Illinois Tech's biomedical engineering program prepares students for leadership positions within some of today's most promising and challenging careers in medicine, research, and industry. Gain the knowledge and expertise to develop innovative medical solutions to industry-sponsored projects.
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The Department of Biomedical Engineering at Illinois Tech offers a distinctive education and unique research program focused on using science and technology to address current and emerging human health problems. Faculty research areas of expertise include medical imaging; machine learning; molecular imaging; signal and image processing; cancer research; and neural prostheses.
At the undergraduate level, our department offers a four-year engineering curriculum leading to a B.S. in Biomedical Engineering, which is accredited by the Engineering Accreditation Commission of ABET, www.abet.org.
Click below to view our annual ABET-accredited program data:
Illinois Institute of Technology Assistant Professor of Biomedical Engineering Abhinav Bhushan is making new use of his groundbreaking microfluidic device that mimics the colon environment by using it...
A multidisciplinary team of Illinois Institute of Technology professors led by Professor of Chemistry Rong Wang received an award from the National Institutes of Health to develop a device that will...
Kenneth Tichauer, associate professor of biomedical engineering at Illinois Institute of Technology, is developing pioneering cancer imaging techniques to allow surgeons to see cancer cells in the...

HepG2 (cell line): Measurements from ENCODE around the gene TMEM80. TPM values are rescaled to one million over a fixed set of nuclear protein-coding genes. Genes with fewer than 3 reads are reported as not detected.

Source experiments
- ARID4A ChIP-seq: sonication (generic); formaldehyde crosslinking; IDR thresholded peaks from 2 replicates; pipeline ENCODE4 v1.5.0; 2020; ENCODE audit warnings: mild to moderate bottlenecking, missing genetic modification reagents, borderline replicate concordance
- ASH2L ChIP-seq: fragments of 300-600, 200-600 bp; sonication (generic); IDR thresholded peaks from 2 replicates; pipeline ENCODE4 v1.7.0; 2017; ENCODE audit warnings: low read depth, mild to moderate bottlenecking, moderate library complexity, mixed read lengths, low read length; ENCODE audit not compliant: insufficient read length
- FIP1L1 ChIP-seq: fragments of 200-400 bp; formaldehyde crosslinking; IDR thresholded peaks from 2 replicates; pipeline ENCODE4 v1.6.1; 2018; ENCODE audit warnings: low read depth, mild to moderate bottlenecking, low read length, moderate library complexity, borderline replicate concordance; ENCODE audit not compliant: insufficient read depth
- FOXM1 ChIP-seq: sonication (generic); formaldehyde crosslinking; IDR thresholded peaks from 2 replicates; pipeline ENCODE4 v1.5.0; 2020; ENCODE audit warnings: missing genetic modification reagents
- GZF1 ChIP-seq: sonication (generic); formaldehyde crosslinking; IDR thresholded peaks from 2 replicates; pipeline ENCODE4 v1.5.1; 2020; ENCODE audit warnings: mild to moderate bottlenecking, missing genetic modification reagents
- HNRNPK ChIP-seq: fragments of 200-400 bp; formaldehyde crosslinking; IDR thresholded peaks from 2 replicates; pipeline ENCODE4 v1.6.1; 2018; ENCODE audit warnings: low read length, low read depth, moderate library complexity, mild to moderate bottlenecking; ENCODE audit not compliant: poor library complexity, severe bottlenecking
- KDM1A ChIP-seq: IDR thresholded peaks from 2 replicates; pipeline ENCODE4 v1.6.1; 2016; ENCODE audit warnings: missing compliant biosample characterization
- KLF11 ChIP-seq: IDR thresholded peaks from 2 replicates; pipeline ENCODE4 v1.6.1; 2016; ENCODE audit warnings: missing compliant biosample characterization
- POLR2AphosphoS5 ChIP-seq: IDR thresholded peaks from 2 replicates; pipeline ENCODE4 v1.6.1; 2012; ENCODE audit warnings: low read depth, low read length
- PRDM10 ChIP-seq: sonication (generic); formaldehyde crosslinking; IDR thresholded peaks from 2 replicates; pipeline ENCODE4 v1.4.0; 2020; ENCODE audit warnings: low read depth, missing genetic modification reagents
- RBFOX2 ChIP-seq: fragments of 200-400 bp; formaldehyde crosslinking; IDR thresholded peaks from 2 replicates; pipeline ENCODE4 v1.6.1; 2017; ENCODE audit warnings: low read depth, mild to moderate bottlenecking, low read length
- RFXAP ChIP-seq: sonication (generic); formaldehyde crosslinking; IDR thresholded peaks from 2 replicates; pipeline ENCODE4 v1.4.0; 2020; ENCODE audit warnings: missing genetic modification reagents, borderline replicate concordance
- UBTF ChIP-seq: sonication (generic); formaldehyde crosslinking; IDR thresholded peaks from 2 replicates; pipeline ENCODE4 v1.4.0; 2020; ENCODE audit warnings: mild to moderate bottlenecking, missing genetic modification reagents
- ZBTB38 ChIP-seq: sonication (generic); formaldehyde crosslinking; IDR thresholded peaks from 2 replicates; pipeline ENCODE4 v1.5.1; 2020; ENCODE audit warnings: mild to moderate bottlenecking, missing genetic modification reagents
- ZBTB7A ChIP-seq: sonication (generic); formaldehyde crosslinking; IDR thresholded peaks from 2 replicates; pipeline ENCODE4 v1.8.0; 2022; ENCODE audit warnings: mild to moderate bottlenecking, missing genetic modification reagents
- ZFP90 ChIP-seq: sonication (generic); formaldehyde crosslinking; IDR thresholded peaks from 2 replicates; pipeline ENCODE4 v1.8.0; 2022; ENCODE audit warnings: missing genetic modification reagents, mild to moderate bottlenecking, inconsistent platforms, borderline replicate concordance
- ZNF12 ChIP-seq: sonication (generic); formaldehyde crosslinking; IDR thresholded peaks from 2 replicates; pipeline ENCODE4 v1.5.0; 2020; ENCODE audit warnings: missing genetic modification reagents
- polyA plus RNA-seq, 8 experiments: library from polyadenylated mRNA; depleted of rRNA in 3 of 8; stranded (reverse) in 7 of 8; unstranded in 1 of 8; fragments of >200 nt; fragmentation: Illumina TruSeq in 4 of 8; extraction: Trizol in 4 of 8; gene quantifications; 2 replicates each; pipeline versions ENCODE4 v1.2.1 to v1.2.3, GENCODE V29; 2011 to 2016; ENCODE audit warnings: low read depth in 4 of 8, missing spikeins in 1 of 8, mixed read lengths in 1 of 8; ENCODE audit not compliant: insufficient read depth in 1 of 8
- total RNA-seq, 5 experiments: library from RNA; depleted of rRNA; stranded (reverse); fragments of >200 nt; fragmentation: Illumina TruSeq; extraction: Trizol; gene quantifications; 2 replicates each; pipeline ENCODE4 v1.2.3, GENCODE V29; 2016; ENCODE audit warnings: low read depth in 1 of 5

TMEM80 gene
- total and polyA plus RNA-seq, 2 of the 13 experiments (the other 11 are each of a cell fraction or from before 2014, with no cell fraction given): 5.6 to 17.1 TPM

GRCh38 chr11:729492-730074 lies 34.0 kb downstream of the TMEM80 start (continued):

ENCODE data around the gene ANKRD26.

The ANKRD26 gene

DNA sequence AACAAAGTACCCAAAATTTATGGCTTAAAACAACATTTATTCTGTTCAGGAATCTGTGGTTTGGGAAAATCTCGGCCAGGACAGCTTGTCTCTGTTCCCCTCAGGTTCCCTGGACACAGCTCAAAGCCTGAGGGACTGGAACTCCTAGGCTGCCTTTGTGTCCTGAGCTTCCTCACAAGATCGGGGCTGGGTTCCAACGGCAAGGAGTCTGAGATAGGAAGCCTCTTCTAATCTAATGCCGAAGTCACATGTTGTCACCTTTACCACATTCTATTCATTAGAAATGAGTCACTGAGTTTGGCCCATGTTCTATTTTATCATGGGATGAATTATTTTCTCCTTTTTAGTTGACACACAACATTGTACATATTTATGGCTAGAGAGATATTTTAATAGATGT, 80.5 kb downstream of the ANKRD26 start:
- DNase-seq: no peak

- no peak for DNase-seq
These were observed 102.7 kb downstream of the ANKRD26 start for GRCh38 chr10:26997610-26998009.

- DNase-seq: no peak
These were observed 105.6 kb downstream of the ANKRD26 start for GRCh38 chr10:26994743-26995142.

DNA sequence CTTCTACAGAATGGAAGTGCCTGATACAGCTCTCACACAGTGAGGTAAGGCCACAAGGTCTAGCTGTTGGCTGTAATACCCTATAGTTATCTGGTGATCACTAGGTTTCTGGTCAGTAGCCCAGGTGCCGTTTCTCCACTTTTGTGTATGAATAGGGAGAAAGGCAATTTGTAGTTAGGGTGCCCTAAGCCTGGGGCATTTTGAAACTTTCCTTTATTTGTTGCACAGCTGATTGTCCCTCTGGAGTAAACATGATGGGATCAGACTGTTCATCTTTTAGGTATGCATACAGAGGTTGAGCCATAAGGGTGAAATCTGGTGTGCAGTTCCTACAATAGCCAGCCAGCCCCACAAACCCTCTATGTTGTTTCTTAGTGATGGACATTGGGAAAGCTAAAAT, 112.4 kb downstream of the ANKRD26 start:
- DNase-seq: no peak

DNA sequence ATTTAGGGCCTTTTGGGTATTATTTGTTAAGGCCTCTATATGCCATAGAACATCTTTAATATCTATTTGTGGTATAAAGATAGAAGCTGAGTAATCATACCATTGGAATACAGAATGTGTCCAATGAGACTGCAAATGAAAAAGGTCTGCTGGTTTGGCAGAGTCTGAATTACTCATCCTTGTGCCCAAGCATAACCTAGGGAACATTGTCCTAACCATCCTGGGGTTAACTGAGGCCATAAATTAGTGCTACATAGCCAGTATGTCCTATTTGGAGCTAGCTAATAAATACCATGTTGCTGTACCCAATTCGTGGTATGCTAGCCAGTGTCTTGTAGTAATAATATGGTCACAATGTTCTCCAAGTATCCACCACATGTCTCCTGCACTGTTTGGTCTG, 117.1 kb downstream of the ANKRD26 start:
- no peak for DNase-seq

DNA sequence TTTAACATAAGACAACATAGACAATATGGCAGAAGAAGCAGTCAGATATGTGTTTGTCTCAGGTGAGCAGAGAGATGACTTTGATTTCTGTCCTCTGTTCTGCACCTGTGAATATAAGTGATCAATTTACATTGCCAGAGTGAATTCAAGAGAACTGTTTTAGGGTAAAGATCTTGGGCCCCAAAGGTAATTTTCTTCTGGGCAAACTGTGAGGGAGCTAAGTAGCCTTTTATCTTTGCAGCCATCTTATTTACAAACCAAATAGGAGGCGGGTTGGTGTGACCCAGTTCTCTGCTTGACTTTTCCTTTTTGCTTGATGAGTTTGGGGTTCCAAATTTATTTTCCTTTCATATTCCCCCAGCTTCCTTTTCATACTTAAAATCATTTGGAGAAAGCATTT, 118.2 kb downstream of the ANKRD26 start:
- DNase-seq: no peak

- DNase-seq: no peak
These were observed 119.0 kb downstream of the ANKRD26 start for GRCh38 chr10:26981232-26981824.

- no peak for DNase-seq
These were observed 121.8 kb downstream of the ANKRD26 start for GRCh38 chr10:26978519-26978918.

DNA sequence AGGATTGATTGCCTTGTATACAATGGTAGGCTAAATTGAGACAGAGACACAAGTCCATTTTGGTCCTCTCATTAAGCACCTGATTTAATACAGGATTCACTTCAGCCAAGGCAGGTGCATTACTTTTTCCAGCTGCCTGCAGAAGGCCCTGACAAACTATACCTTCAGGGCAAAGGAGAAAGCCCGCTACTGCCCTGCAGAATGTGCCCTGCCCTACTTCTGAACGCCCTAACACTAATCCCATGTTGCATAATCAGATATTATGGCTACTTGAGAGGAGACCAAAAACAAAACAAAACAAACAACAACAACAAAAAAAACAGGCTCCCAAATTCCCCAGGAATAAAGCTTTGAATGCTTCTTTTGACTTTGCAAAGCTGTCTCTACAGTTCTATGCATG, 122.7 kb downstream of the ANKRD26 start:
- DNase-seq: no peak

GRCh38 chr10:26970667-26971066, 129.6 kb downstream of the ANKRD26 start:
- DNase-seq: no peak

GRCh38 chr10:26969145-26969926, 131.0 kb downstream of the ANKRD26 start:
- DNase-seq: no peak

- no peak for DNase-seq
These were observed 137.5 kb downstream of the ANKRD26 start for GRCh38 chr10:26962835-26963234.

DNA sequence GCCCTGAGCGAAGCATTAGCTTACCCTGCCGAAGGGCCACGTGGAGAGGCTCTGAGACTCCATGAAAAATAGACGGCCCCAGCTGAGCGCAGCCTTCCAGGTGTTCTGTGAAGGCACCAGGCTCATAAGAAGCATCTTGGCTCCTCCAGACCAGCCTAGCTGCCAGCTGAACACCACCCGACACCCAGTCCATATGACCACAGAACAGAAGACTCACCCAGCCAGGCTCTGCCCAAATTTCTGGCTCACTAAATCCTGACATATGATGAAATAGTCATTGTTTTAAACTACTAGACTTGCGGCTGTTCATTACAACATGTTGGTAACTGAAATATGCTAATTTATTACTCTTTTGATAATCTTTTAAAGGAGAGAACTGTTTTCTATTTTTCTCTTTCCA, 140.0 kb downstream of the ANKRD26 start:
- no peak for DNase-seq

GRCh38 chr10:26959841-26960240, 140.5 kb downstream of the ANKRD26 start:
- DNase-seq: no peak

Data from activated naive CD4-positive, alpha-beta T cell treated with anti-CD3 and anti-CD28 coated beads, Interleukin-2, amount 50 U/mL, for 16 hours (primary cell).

Our biomedical engineering faculty research efforts focus in the areas of cell and tissue engineering, medical imaging, and neural engineering. Research expertise includes machine learning, molecular imaging, and neural prostheses.Learn More
Participate in breakthrough research with our biomedical engineering faculty, applying real-world applications and discovering solutions to issues that impact communities across the globe.Learn More
Our students have the opportunity to gain real-world experience and develop professional skills through student-run organizations, department workshops, seminars, and networking events.Get Started
“I visited a lot of schools that focused on engineering and almost all of them said not to go into research as a biomedical engineer—do instrumentation or make machines for hospitals. But I didn’t want to do that. I wanted the engineering to be on live cells and tissues. When I came to Illinois Tech I was told that cell and tissue engineering is our largest program of all the specializations in biomedical engineering. I thought that even if it was more challenging for me to find a job, I could at least go to a school that would encourage me to pursue what I want. That’s why I chose Illinois Tech.”
Omar Tawakol was awarded for research paving the path to help people with spinal cord injuries walk again.Omar Tawakol (Biomedical Engineering ’18, Biomedical Engineering Ph.D. Candidate)
Chris Osswald brings patients cutting-edge medical devices that could change—or save—their lives.Chris Osswald (Biomedical Engineering ’10, Ph.D. Biomedical Engineering ’15)
Teni Akinwale explores the world of research through Armour R&D.Teni Akinwale (Biomedical Engineering 4th Year)
Experience in the Armour R&D program helped Victor Quiroz find his path to a career in biomedical engineering research.Victor Quiroz (Biomedical Engineering ’20)
Laasya Devi Annepureddy uses undergraduate research opportunities to contribute to more equitable health solutions.Laasya Devi Annepureddy (Biomedical Engineering 4th Year)
Brianna McKenna’s linguistics electives led to a minor, which then led to a conversation with her professors—and a new direction for her life’s path.Brianna McKenna (Biomedical Engineering ’19)